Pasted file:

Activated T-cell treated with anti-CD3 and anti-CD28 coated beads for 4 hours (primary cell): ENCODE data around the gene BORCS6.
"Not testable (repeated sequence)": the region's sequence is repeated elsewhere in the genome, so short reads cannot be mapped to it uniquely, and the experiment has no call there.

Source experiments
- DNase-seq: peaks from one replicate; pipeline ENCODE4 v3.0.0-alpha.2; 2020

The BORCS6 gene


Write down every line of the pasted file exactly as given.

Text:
Activated T-cell treated with anti-CD3 and anti-CD28 coated beads for 4 hours (primary cell): ENCODE data around the gene BORCS6.
"Not testable (repeated sequence)": the region's sequence is repeated elsewhere in the genome, so short reads cannot be mapped to it uniquely, and the experiment has no call there.

Source experiments
- DNase-seq: peaks from one replicate; pipeline ENCODE4 v3.0.0-alpha.2; 2020

The BORCS6 gene